Monday, June 21, 2010

A Mother's Advice

Here is another passage from Anna Bicknell's biography of Marie-Antoinette:
Before the last heartrending embrace, Maria Theresa gave her daughter a plan and rule of life "to be read over every month." Part of this seems to be the "cut-and-dried" advice taken from a devotional book; but here and there, more particularly in a private supplement of instructions, the eager, earnest tones, evidently of the Empress herself, are in marked contrast with the rest.
 "Have no curiosity — this is a point on which I have great fears for you. Avoid all familiarity with your subordinates. Ask Monsieur and Madame de Noailles, and even insist, that they should tell you what you ought to do; and request that they should warn you sincerely of anything to be corrected in your manner or your speech, or in any other respect. Do not be ashamed of asking advice, and do nothing out of your own head. At the beginning of every month I will dispatch a special messenger to Paris; meanwhile you can prepare your letters so as to send them immediately on the arrival of this messenger. Mercy will have orders for his return. You can also write to me by post, but only on unimportant matters such as every one may know. Destroy my letters, which will enable me to write to you more openly; I will do the same as regards yours. Say nothing about domestic affairs here; there is nothing but what would be uninteresting and even wearisome. Speak of your family with truth and moderation."

Elsewhere she says very sagely: " I should in no wise be desirous of your introducing any novelties or doing anything contrary to the custom of France; you must pretend to nothing peculiar to yourself, nor quote what is done here, nor try that such should be imitated.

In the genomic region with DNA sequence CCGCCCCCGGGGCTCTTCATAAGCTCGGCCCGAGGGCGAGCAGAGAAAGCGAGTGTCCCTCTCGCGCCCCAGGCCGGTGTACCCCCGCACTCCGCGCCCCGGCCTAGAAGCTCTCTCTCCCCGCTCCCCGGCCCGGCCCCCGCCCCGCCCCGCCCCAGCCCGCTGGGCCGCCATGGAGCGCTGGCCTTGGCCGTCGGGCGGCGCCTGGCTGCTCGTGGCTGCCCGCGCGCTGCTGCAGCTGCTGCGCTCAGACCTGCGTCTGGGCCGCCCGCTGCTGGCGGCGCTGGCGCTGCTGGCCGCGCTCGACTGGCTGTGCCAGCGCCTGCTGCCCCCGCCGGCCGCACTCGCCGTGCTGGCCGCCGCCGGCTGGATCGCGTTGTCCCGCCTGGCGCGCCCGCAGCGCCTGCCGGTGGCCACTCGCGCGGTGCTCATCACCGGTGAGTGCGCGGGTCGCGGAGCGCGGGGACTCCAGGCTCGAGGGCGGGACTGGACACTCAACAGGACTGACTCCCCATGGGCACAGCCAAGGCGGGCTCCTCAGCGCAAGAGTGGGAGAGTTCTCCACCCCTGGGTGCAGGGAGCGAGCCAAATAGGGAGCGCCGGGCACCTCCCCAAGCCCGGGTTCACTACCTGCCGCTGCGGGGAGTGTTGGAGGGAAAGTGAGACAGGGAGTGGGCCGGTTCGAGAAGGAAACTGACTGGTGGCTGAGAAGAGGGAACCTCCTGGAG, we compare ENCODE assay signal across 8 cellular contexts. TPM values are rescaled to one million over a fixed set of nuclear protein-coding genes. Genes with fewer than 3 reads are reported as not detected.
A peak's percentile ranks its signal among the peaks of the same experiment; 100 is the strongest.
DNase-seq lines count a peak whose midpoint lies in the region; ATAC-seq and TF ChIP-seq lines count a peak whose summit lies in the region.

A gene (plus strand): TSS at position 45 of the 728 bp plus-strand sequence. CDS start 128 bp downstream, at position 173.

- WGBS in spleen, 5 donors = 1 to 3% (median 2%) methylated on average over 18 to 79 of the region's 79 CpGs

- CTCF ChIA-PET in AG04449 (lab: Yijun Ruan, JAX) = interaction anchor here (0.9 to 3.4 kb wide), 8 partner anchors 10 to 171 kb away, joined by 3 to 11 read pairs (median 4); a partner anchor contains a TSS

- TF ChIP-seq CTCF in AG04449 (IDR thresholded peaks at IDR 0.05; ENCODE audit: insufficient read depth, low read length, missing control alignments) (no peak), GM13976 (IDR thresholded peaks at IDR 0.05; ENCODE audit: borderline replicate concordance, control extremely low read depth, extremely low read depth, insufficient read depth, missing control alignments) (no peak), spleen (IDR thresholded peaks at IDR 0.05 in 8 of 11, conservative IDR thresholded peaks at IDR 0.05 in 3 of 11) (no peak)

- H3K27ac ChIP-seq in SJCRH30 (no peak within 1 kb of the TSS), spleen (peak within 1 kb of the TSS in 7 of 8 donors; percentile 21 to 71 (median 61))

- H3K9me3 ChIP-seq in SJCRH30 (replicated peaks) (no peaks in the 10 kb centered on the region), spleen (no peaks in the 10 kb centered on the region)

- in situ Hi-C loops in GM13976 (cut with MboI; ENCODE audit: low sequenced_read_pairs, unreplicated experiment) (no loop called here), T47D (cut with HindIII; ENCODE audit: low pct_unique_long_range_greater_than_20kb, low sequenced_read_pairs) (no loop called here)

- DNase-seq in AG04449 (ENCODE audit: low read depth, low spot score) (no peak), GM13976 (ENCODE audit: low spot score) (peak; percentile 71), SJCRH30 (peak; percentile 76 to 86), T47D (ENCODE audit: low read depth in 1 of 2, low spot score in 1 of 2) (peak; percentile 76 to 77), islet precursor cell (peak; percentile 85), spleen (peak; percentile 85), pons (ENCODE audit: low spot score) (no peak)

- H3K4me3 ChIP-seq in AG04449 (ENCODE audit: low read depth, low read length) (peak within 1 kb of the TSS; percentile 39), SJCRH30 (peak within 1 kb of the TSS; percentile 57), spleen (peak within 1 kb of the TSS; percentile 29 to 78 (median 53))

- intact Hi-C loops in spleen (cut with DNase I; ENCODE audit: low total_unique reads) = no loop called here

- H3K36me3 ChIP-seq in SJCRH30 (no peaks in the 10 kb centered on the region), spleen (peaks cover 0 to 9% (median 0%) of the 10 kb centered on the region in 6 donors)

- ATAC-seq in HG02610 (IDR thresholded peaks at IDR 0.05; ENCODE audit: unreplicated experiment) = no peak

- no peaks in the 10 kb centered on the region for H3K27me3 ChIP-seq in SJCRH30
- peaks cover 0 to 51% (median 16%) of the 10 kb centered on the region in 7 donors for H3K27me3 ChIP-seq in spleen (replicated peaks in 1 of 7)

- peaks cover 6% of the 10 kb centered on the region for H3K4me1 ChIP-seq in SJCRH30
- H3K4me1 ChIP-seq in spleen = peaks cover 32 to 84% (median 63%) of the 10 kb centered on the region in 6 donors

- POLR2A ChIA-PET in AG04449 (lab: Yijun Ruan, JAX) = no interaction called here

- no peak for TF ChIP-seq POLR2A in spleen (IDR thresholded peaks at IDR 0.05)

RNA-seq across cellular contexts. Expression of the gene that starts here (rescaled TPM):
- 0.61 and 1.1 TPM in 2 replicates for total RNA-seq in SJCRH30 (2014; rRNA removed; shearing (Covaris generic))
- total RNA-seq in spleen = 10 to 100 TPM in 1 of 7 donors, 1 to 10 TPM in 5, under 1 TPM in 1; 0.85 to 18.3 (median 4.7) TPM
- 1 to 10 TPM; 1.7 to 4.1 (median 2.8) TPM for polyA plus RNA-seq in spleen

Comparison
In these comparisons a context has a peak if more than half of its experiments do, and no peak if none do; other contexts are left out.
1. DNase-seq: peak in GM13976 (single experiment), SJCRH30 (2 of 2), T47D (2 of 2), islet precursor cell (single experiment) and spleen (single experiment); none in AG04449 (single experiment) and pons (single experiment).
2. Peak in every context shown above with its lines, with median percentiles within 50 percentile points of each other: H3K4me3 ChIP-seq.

It seems that neither mother nor daughter burned the letters.
Share

6 comments:

Julygirl said...

Sadly, being young and somewhat headstrong, she did not comply with her mother's wise admonitions. But perhaps, tragedy was inevitable in any case.

Leah Marie Brown said...

I think any woman who grew up with a domineering mother can sympathize with poor Antoinette. Though, now that I am a mother of a headstrong daughter, I can also sympathize with Maria Theresa.

Though I believe she tried to embrace French culture, Antoinette did not adhere to her mother's advice very well. Certainly her perference for Gluck did not sit well with the French.

Still, I rather appreciate her determination. She knew what she liked...

elena maria vidal said...

Also, she was familiar with subordinates, such as the Polignacs. Even Madame Campan said that the Queen was "too democratic."

Julygirl said...

I may be wrong, but I do not get the impression that Empress Maria Thresa was domineering in a negative way, but mostly guiding and structuring her children whom she loved dearly. I equate the word domineering with being more on the despotic and arbitrarily controlling side.

Georgette said...

I agree, Julygirl. I think that the Empress's advice comes only from her concern for her daughter's success in her vocation, with all of the wisdom of her own experience in the same role.

The North Coast said...

You can see from the letters of the mother that she knew only all too well what her daughter was stepping into when she married the French crown prince. Maria Theresa must have very much regretted having ignored Antoinette's education and induction up until about 15 minutes before she was to go to France and assume one the most important roles that could be thrust upon a woman of that era.

I always felt for the impulsive, fun-loving, headstrong, independent, kind-hearted young girl who could have very little idea of what was expected of her, and how much baggage attached to being an Austrian princess in France. She really could not realize that every "faux pas" on her part had the potential to become an international incident, and she could not know who really had the power in her new home. Had the same attention been paid to her education that was lavished on that of her brother, the future Austrian Emperor, she might at least have been more politic and avoided earning the hatred of the most powerful people in the country by the time she'd been there a few years.